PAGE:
A SOUTHWESTERN DESERT ROAD TRIP: Valencia Peak (1,347'), Sandstone Peak (3,111'), Mt. Ajo (4,808'), Sugarloaf Mountain (7,310'), Wasson Peak (4,687'), Picacho Peak (3,382'), and More
December 16, 1998 to January 3, 1999
I planned to attend a joint, HPS/DPS, peak section, Angeles Chapter, Sierra Club activity to Southern Arizona over the week of Christmas 1998 and New Year's, 1999. This was called the "Arizona Snowbirds" activity. The extended weather forecast was very good the week before this trip, scheduled to start on December 23, 1998. I had my personal business taken care of, so off I went.
Driving first to Pinnacles National Monument, I hiked a High Peaks Trail loop. This is a five mile hike through some of the most spectacular portions of the park. One winds along, using rock carved steps and handrails, in some places, through a panoply of rock formations. This hike I took from the Visitor Center, approached from the east side of the park, via Highway 25. I had tried to climb Scout Peak, the highest point along this trail, but it was apparently a difficult rock climb.
Taking back roads to King City, CA, on U.S. 101, I secured a motel room. I like to camp. But with the long, colder nights this time of year, the prospects of leisurely, nearby, restaurant meals, with an inexpensive room coming with a bed, shower, and television, proved too much to resist. The town was done in Christmas lights, as many towns I visited, and I did some library reading to pass the time.
Moving southward the next day, I drove on U.S. 101, then Highway 41, to Morro Bay. Morro Rock loomed over the landscape as I drove to it (photo, right). This is a pleasant, quiet, coastal town. Taking plenty of pictures of the seaside businesses, I enjoyed a short walk about the seafront.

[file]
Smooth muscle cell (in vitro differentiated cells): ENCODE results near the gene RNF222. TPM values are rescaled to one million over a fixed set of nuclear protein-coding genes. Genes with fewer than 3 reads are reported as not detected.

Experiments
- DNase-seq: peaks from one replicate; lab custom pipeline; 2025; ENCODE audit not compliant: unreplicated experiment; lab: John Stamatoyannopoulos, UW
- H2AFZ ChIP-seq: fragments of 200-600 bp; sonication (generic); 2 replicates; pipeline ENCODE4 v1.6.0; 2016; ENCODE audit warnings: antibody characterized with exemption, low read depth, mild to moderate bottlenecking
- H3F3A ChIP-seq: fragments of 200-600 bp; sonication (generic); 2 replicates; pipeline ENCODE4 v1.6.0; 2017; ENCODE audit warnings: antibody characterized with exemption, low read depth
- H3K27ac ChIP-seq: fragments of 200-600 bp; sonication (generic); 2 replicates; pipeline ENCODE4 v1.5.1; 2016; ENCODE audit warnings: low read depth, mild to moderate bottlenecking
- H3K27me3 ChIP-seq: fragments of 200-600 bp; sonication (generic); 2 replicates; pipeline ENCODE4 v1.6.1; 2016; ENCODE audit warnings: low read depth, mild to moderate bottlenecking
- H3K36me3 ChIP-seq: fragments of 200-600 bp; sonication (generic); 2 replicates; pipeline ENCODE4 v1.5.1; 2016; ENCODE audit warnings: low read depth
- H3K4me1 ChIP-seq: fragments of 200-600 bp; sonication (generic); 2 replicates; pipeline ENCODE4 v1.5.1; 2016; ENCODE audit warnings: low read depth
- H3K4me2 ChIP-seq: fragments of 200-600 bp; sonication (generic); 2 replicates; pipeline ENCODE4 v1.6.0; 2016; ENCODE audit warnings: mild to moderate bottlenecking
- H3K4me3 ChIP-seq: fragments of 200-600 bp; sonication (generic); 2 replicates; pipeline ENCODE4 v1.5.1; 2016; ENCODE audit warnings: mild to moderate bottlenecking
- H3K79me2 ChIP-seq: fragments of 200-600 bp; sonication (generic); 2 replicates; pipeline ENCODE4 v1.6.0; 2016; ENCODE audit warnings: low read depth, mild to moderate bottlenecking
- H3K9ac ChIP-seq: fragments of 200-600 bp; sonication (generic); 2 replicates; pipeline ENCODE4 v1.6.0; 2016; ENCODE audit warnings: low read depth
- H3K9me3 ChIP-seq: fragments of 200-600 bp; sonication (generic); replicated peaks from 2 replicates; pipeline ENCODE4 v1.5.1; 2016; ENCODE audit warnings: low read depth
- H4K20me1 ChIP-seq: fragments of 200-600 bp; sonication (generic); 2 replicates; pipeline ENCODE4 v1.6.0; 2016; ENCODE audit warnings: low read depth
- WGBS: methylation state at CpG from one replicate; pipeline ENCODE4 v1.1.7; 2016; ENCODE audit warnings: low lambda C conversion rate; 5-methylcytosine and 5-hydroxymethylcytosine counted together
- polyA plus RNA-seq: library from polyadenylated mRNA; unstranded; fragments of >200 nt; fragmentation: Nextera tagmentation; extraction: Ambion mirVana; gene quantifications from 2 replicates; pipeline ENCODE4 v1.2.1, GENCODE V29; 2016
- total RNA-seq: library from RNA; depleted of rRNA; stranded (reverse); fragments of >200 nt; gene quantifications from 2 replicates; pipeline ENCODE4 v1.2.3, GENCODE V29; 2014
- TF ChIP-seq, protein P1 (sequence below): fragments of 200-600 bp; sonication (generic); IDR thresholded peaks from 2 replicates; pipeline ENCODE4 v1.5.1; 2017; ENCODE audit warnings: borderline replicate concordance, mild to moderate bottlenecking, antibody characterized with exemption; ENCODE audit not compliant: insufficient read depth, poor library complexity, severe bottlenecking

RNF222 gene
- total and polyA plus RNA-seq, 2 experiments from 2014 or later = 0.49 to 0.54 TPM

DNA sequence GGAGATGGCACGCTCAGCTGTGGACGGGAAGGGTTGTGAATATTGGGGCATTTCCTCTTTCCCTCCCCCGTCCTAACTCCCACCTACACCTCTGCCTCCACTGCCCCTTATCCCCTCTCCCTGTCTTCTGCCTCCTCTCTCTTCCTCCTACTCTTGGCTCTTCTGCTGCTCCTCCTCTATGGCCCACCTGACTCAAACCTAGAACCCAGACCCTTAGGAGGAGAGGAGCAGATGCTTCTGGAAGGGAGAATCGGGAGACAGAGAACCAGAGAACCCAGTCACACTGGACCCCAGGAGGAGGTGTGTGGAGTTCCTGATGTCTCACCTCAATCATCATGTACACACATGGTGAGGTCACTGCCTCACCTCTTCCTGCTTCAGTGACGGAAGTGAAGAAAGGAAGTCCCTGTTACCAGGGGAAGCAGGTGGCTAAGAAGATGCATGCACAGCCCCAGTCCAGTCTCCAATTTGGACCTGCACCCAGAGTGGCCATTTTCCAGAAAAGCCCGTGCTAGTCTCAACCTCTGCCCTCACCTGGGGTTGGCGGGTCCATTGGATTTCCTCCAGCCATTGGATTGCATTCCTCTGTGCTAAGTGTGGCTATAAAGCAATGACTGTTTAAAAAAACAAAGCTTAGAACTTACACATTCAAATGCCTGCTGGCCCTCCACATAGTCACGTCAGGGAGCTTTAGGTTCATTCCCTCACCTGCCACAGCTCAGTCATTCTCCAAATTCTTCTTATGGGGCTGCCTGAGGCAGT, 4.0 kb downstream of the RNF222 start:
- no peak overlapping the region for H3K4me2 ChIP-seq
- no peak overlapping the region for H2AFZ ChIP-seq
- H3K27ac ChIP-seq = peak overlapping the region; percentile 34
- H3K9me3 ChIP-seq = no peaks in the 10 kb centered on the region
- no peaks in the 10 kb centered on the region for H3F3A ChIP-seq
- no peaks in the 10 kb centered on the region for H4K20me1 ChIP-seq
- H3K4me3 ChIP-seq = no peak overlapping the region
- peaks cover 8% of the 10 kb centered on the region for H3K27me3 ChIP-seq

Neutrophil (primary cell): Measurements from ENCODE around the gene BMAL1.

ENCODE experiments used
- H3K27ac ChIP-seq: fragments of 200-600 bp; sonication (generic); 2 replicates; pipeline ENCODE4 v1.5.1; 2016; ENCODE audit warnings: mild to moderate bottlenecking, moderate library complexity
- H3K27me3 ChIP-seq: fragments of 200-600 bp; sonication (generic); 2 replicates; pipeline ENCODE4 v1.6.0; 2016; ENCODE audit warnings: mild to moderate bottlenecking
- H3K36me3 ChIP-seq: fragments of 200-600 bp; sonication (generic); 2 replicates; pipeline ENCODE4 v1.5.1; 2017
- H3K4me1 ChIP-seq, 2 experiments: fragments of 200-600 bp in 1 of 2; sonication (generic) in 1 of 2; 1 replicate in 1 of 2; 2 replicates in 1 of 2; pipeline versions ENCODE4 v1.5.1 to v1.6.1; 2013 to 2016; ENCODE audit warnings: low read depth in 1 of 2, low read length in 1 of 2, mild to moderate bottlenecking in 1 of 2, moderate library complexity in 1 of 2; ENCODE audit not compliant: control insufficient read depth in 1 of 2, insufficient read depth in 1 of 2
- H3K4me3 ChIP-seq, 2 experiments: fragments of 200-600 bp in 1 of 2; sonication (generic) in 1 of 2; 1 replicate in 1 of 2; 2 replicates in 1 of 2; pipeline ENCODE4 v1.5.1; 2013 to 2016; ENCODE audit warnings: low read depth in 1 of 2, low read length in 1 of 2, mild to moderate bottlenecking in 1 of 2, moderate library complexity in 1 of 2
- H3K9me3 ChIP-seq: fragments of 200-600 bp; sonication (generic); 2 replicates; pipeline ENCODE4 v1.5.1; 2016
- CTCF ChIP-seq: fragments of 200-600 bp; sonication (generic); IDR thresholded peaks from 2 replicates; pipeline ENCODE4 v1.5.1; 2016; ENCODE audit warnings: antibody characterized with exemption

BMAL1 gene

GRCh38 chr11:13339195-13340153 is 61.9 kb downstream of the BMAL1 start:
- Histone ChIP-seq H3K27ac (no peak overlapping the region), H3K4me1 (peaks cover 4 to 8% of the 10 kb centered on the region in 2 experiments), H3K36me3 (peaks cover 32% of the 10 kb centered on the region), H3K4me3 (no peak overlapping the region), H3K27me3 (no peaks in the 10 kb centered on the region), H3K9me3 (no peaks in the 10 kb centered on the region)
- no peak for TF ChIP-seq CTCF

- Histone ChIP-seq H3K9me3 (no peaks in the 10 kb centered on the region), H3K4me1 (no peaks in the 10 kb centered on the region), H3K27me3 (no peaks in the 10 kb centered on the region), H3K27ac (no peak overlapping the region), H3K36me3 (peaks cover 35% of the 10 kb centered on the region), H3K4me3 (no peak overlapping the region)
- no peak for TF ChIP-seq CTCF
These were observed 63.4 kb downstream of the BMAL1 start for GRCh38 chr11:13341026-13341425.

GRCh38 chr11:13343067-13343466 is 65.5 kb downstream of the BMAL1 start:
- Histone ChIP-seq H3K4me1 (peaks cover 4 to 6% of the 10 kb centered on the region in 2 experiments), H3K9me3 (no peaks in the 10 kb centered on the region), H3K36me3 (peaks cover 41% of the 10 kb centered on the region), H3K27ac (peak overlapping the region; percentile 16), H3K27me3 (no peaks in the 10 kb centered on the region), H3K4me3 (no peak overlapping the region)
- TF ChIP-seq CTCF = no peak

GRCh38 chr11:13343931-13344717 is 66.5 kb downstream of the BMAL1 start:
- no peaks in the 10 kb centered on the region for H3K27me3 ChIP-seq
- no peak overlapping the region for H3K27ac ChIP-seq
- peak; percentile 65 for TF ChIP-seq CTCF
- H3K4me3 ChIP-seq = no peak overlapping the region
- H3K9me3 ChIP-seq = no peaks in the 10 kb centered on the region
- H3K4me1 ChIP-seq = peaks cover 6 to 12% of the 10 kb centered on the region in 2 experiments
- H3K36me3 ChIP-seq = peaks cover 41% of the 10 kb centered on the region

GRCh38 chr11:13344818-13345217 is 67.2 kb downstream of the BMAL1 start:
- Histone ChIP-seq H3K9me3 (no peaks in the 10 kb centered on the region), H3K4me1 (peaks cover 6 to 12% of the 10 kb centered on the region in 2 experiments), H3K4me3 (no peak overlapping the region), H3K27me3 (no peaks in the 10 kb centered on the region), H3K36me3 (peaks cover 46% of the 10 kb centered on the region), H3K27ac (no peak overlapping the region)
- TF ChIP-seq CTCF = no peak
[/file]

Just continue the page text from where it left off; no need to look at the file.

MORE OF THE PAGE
Motoring on, I drove southward to Montana Del Oro State Park. I hiked to the top of Valencia Peak (1,347'). A good trail, winding through seaside ecology, leads to the summit. I had read about this hike in a travel section of a major paper. This was the first of many points on this trip which I define as a peak ascent. This hike took me about two hours round trip. Some schoolchildren were being led to the top by two teachers, so it is an easy peak.
Driving on to Avila Beach, then Pismo Beach, I took in more views and photos. If I had the resources, these would be nice places to live. Passing through Guadalupe, CA, I came to Lompoc, CA, and took another motel room.
December 18th, Friday, I headed for Santa Barbara. At the visitor center along the oceanfront, I discovered a map for a historical walk about the downtown area. I hiked about the nice, Early California-motifed buildings, and visited some shops.
Stopping in Ventura, CA, I snapped a few more photos. Taking U. S. 101, by lunch, I came to Thousand Oaks and chose there, at the SMMNRA visitor center, to hike Sandstone Peak (3,111'). This is the highest point in the Santa Monica Mountains National Recreation Area. This is another easy hike, but I had limited visibility and cold wind. I didn't get much of a view, but through the clouds, I gained a few glimpses. My time to the top was about one hour, again.
Discerning that there was a Sierra Club night hike nearby about Tarzana, I had a good dinner, and drove to the meeting place at Caballero Canyon. Several hikers appeared. We were taken by the leaders, up into the hills, to the unpaved Mulholland Road. I took a night photo of the city lights in the distance. They don't use flashlights, saying the lights of the San Fernando Valley below would be enough to see by. This took about two hours, and was excellent exercise.